Upper House, Painscastle, Radnorshire – A Court fit for King Arthur

January 9th, 2017 by admin

Radnorshire, an obscure Welsh county bordering Herefordshire, is small and mountainous, a place of mainly pastoral farming, where, historically, gentry were sparse and the farmers were content to live as their fathers had done. As a result, it stills abounds in ‘unimproved’ houses which are often of considerable historical interest. An example is illustrated here – the seemingly unprepossessing, and decidedly forlorn, Upper House at Painscastle.

A planned medieval town with a stupendous castle in its midst, Painscastle, or ’Castell-Paen’, is named for a Norman adventurer called Pain fitz John, who died in 1137. Pain’s motte and bailey are still impressively intact, but nothing remains of the imposing masonry that was added by Henry III – a round tower keep, a curtain wall with flanking D-shaped towers and a gatehouse at the east end, of which even the foundations have been grubbed up. Traces of Roman pavements have been found, however, and the rectangular shape of the site suggests that it was originally a Roman fort. (Mike Salter, The Castles of Mid Wales, Folly Publications, 2001; Paul M. Remfry, The Castles of Radnorshire, Logaston Press, 1996; http://www.castlewales.com/pains.html, with illustrations.)

The castle of Painscastle was comprehensively robbed by the locals of its stone, which was used to construct buildings like Top of Lane Cottage, pictured here, said to date from the fifteenth century

Upper House nestles against the outer bank of the castle, on its east side. It is thought to date from the mid-fifteenth century, when the castle, by then a possession of the Earl of Warwick, was already in decline. Upper House was a fitting new residence for the earl’s constable, Lewys ap Gwatcyn, a Welsh gentleman of the line of Roger Fychan of Bredwardine. It was a classic H-plan hall-house, consisting of a mini-Great Hall of two full bays, open to a roof of massive and dramatic timber work, set between the two cross-wings, each with an upper storey. The position of the house on sloping ground helped to emphasise its hierarchical plan. There was a step up from the dais-end of the hall to the upper cross-wing, leading into the lord’s parlour on the ground-floor, from which there was access to his solar above. The lower cross-wing – that furthest from the bank – was the service wing.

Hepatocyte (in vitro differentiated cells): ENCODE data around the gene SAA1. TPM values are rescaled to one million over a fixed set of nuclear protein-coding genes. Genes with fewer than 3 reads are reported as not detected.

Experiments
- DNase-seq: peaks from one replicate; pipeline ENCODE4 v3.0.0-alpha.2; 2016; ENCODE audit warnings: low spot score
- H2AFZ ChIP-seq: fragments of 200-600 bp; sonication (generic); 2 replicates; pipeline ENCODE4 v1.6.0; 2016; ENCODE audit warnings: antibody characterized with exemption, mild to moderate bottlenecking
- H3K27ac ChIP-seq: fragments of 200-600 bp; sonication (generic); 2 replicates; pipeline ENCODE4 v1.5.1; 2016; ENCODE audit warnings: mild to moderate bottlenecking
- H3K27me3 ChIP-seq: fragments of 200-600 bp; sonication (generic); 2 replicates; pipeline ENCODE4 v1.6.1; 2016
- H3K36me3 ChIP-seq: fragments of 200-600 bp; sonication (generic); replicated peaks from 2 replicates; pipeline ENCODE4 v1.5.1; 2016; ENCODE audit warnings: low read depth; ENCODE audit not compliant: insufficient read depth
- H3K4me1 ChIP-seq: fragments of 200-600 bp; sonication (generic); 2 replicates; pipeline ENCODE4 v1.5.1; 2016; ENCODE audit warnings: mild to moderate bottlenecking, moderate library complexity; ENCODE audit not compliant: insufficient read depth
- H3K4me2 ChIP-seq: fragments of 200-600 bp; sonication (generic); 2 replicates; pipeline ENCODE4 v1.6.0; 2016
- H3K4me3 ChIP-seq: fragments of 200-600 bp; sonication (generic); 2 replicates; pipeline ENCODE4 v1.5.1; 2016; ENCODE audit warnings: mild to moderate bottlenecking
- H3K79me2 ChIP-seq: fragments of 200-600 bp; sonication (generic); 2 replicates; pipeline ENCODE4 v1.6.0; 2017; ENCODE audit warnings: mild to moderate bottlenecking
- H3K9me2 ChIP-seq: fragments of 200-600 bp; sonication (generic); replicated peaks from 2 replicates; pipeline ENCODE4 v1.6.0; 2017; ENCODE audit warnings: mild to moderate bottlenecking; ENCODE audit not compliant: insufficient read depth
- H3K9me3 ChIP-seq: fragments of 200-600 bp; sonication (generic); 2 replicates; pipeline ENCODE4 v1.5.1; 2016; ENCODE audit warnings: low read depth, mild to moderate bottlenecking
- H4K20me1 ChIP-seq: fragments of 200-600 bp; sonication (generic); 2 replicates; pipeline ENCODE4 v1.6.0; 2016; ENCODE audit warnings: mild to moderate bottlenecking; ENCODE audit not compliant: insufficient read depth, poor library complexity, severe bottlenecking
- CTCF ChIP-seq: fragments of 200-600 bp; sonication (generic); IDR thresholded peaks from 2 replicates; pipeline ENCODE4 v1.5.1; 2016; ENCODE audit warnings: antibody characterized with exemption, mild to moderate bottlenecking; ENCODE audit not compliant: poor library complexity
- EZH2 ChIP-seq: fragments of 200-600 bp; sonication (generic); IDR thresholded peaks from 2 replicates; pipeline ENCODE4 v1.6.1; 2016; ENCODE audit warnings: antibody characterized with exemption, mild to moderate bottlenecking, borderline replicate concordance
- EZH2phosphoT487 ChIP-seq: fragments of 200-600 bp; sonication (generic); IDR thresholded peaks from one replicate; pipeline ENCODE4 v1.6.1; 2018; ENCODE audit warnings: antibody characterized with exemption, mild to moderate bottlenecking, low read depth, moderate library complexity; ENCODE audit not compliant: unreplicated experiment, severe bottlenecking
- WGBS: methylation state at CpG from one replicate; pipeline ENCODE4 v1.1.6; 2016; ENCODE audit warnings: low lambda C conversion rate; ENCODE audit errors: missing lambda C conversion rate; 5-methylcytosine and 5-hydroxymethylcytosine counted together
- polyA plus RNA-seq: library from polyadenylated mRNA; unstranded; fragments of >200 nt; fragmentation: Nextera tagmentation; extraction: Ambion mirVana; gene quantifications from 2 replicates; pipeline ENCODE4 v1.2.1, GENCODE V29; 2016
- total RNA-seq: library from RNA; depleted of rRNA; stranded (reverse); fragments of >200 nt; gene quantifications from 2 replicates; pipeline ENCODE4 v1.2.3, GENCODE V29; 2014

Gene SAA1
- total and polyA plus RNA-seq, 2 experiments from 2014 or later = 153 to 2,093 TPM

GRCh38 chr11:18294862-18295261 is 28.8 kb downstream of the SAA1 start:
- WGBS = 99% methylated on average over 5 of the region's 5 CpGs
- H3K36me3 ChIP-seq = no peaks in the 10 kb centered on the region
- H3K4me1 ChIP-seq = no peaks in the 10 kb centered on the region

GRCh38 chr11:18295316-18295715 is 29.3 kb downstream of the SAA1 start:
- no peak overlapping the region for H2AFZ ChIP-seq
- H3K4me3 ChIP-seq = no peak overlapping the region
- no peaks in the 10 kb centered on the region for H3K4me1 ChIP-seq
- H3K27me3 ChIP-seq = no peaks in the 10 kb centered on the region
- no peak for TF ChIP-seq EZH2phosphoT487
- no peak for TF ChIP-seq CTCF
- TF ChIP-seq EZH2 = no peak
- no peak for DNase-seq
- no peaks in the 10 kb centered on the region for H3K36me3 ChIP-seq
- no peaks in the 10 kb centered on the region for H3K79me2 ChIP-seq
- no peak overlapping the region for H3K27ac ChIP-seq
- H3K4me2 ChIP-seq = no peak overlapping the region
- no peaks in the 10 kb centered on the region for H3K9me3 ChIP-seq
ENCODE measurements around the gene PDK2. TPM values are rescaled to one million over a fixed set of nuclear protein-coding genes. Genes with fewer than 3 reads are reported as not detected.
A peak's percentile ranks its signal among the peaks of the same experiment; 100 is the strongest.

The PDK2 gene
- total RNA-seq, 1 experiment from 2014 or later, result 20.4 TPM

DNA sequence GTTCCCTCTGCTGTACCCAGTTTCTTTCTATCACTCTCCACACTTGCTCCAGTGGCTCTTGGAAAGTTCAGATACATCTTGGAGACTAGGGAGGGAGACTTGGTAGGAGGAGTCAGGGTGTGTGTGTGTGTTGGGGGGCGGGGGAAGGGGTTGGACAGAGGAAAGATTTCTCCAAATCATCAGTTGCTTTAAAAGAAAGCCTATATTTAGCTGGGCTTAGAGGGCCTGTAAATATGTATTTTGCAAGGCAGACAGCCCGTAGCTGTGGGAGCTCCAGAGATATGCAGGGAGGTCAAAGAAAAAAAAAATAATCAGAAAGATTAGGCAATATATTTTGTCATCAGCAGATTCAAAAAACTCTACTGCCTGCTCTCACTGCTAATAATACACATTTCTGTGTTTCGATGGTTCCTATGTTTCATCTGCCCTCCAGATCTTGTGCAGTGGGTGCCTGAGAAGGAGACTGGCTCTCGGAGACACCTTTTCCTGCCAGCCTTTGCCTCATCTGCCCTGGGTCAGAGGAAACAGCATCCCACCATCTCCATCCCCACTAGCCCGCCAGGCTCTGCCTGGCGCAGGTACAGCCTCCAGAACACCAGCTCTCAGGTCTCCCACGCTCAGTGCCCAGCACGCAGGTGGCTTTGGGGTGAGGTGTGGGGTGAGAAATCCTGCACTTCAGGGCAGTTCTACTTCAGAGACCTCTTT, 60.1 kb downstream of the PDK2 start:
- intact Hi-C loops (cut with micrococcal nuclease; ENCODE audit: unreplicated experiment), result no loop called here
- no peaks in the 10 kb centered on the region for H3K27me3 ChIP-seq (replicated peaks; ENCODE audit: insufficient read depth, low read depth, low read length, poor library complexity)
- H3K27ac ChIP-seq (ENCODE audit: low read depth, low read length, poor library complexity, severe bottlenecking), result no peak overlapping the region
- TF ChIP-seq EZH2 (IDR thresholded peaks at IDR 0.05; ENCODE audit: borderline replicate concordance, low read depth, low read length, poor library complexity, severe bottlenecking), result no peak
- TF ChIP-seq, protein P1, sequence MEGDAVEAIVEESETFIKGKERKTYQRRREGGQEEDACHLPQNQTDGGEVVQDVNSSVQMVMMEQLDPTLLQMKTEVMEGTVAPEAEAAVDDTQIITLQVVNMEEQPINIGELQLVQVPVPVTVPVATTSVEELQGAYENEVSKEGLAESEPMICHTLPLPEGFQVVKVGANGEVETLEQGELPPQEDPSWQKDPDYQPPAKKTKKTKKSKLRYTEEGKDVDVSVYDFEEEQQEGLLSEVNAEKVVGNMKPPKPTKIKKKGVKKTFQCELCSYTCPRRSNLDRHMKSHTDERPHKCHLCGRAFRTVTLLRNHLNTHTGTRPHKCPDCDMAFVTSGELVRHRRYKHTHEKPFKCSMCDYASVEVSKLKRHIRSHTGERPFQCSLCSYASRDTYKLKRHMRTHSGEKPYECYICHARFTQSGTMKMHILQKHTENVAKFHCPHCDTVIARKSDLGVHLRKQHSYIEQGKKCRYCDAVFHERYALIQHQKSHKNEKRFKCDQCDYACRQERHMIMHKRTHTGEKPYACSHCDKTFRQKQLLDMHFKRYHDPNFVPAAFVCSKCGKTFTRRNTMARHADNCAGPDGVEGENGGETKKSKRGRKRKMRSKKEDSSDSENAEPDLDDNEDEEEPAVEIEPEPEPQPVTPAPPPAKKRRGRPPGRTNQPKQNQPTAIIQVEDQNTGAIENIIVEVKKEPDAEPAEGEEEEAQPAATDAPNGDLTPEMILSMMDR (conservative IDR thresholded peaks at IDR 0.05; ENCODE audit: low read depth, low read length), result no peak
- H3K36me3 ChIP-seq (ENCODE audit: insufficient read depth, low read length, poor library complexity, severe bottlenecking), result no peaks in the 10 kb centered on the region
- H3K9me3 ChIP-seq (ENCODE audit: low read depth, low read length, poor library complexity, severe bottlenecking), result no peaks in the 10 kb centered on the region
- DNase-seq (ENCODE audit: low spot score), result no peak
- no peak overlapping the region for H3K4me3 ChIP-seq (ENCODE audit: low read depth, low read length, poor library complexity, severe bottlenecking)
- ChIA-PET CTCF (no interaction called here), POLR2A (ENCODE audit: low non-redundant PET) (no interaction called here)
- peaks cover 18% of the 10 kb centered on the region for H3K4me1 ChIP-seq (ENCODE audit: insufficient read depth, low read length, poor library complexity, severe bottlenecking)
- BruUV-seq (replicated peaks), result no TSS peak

Other houses of similar age and status are to be found in this area, but, remarkably, there is a surviving praise-poem by the Welsh bard Lewys Glyn Cothi that describes Lewys ap Gwatcyn in the newly-built Upper House, referred to as his ‘white hall’, for most impressive to the bard were the large, infilled panels of the box-framing that would, indeed, have been gleaming white. The master of the house is described as ‘the tower of Bredwardine, a chieftain for Warwick’s seal (pendefig dros Warwig sêl), the lion’s claw, and a leader’, who, above all, ‘is kind to the court poet’. He keeps a traditional house. It is a place of ‘wine and feasting, drunkenness and carousel, braggart and wassail’, even at dead of night. There are games of chance with dice and cards, there are chequers, dances, carols and friendship, and seemingly unlimited supplies of mead and beer. (For a translation of the poem, see http://tredelyn.blogspot.co.uk/2006/03/radnorshire-bardic-poems-10.html.)

Upper House is overshadowed today by its grander neighbours

Lewis Glyn Cothi progressed from one great marcher house to another, laying on the flattery as the price of his supper. At Cefnllys, he sang of its constable, the ‘famous’ Ieuan ap Phylip, and of another newly-built ‘triple court’ in the midst of the castle, which no longer survives, but was apparently very similar to the one at Painscastle. Lewis Glyn Cothi’s description of a roof ‘with close-fitting shields to protect it in thunderstorms’ is thought to refer to a tile-stone roof that would have been common to both houses. Lewis rhapsodises the ubiquitous ‘pale oaks’ that are such a contrast to the encircling stone walls of the old castle, and he even names the master carpenter, Roger ap Owen (Rhosier ab Owain), who may also have built Upper House. Ieuan’s hall, too, was the scene of unrestrained hospitality, like a second Ehangwen, as King Arthur’s hall is traditionally known. As many as sixty guests were gathered there on one occasion, bedding down afterwards on the floor of the hall, sustained by the luxury of white bread and an ocean of drink.

Such houses subsequently fell out of fashion and Upper House at Painscastle was inevitably reduced to a farm-house. The lower (service) wing was rebuilt and projections for a porch and stair have been added at both the front and the rear of the hall. An upper floor, and a stair, have been inserted into the hall. In recent years the magnificent roof timbers of the hall were severely charred by fire damage, to the extent that accurate tree-ring dating is now impossible. The house today is sadly derelict. One hopes that it will soon be restored in the manner of similar houses in the region – and that the jovial shade of Lewys ap Gwatcyn may animate it once more.

Cefnllys and Upper House are described in Richard Suggett, Houses and History in the March of Wales: Radnorshire 1400 – 1800 (Royal Commission on the Ancient and Historical Monuments in Wales, Aberystwyth, 2005), pp.37-43.

Looking north from the Begwyns, the earthworks at Painscastle can be glimpsed on the right-hand edge of the picture

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